Nothing sweet about
A large part of Sharon Molden didn’t want to believe she had diabetes.
She had all of the risks.
It wasn’t until she turned 40 years old that she started to take seriously her doctor’s warnings. It wasn’t until four years later, when her diabetes grew from borderline status to the full-blown package, that Molden’s sense of denial surrendered to a stronger sense of staying alive.
The final straw came one night when she was driving southbound on Interstate 93 from Boston to her home in East Taunton. All of a sudden, her vision became fuzzy. Full story
Living with diabetes can be a full-time job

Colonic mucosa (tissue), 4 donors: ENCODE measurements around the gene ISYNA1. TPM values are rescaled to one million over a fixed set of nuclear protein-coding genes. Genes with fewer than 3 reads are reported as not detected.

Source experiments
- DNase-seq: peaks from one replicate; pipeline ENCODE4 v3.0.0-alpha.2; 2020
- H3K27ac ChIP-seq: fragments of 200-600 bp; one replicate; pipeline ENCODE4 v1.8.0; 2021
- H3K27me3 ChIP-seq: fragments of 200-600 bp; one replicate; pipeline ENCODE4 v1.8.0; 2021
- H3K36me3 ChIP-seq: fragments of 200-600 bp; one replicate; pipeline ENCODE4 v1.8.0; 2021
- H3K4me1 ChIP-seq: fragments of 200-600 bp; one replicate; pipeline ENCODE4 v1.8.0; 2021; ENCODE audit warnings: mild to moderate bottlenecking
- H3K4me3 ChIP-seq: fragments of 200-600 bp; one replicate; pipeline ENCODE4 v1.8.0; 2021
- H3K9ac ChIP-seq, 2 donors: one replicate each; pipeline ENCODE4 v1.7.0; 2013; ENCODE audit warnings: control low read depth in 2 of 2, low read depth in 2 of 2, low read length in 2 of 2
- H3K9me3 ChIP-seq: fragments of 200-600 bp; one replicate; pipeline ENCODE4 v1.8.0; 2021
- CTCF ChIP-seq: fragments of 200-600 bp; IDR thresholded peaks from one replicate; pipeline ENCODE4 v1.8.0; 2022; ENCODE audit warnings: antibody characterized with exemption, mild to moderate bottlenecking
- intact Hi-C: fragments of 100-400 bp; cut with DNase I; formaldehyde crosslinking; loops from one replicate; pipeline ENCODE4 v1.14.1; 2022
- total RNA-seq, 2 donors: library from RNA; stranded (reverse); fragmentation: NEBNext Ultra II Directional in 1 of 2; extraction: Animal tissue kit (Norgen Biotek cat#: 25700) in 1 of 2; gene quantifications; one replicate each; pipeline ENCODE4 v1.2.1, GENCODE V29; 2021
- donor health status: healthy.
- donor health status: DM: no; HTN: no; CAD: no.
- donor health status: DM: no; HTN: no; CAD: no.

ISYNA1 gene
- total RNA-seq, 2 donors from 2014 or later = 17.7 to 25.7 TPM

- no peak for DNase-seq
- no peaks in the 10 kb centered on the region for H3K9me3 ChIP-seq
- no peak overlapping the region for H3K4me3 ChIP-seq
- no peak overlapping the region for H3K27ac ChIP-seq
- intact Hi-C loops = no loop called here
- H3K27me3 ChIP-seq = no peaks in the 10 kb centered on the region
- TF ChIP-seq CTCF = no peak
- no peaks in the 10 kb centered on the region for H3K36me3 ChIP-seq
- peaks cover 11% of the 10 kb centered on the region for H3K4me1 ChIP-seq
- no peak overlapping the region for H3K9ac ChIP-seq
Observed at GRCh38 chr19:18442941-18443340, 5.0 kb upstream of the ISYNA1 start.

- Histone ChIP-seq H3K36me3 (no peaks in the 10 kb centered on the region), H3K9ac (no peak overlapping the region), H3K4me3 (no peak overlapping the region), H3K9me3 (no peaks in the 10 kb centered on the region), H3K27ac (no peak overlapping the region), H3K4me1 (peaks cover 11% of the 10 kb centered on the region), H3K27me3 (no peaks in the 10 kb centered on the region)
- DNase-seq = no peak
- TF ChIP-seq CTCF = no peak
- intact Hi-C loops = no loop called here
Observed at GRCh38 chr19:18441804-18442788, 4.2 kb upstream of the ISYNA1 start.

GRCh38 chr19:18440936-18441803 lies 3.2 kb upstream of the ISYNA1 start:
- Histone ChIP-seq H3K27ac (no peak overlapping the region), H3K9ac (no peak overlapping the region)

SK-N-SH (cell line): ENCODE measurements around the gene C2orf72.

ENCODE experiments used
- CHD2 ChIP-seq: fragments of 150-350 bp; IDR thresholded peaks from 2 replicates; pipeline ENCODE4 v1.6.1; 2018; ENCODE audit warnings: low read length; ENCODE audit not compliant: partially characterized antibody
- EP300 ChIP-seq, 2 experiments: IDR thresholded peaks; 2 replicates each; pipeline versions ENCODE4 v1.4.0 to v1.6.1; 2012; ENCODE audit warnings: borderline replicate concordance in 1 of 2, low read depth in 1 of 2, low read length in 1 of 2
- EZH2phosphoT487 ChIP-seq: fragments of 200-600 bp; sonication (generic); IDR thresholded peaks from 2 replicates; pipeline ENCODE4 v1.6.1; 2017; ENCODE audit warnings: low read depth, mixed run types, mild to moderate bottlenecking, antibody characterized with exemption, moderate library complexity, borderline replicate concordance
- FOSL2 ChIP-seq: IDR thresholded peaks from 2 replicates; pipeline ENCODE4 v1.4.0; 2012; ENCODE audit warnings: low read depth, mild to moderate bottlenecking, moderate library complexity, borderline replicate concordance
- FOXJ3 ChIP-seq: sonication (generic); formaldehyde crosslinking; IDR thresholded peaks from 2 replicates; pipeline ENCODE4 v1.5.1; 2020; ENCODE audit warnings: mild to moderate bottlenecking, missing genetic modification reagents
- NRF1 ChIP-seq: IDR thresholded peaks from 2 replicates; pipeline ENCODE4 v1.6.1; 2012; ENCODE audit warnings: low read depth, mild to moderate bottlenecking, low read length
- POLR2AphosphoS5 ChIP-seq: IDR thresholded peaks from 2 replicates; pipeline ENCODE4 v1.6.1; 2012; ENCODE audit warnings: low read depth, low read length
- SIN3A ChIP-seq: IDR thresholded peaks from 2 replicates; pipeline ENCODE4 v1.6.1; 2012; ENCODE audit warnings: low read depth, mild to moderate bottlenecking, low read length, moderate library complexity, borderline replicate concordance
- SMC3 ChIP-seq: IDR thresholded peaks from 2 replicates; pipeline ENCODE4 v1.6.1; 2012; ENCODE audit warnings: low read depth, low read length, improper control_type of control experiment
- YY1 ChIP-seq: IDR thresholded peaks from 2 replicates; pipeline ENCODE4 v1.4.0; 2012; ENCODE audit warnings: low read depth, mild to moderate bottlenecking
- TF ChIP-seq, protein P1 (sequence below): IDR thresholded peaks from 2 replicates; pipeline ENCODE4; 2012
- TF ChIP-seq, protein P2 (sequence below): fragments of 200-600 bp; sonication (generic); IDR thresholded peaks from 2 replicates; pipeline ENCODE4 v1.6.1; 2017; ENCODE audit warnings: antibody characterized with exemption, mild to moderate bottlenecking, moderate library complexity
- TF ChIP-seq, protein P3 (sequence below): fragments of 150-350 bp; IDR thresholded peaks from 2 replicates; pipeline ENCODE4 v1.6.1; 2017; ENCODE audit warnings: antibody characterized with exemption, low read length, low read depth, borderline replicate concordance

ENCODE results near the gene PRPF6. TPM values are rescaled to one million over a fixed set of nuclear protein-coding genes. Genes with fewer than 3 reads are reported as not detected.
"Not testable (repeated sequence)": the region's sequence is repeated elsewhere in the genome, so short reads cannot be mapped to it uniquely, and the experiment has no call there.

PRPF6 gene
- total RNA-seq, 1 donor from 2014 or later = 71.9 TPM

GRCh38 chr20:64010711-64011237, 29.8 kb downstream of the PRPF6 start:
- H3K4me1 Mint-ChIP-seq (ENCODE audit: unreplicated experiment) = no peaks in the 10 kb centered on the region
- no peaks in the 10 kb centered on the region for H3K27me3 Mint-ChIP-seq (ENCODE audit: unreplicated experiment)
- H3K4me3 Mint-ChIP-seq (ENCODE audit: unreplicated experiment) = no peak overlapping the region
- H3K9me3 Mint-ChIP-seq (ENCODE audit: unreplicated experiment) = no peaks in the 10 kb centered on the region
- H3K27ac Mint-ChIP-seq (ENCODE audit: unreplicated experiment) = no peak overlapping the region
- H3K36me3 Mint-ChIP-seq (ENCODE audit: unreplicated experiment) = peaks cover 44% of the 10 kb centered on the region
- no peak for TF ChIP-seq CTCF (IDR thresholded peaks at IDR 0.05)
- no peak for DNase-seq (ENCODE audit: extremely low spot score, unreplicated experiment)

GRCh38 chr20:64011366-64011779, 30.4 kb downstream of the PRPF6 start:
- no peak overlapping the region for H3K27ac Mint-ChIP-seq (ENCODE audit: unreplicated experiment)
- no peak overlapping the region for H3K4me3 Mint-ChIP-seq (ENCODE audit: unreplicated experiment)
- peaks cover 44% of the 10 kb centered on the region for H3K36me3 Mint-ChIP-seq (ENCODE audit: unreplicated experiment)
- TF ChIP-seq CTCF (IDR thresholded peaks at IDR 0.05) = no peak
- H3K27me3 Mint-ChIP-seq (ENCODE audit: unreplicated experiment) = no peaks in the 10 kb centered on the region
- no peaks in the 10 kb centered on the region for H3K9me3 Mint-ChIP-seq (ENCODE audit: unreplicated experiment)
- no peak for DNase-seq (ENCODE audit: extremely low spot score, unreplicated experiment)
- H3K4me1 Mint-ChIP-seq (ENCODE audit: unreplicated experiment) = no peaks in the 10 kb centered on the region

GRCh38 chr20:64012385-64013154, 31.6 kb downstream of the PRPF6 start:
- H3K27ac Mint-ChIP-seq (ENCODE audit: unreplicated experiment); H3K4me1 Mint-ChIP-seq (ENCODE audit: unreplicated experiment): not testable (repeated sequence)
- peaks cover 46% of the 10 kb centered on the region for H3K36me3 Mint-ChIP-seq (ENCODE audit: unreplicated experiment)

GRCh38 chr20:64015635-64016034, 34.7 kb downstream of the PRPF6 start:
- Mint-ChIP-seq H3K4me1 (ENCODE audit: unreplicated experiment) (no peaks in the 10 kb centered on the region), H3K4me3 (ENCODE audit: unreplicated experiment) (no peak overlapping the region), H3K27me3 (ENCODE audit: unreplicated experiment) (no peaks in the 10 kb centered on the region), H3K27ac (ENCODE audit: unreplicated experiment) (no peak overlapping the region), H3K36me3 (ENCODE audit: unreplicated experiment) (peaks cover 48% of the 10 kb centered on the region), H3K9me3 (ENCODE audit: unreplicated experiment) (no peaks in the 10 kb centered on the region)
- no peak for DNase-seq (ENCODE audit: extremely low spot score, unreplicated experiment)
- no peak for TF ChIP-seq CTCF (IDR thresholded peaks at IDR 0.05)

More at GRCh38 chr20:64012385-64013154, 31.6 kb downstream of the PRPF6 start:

Anthony Banks readily admits that living with diabetes is not easy.
He discovered his condition, oddly enough, when he was singing in the choir. Banks, a deacon at Morning Star Baptist Church in Mattapan, “couldn’t recognize people in the [congregation].”
He dismissed that warning sign by telling himself that the trouble with his vision was due to his recent 50th birthday. Full story
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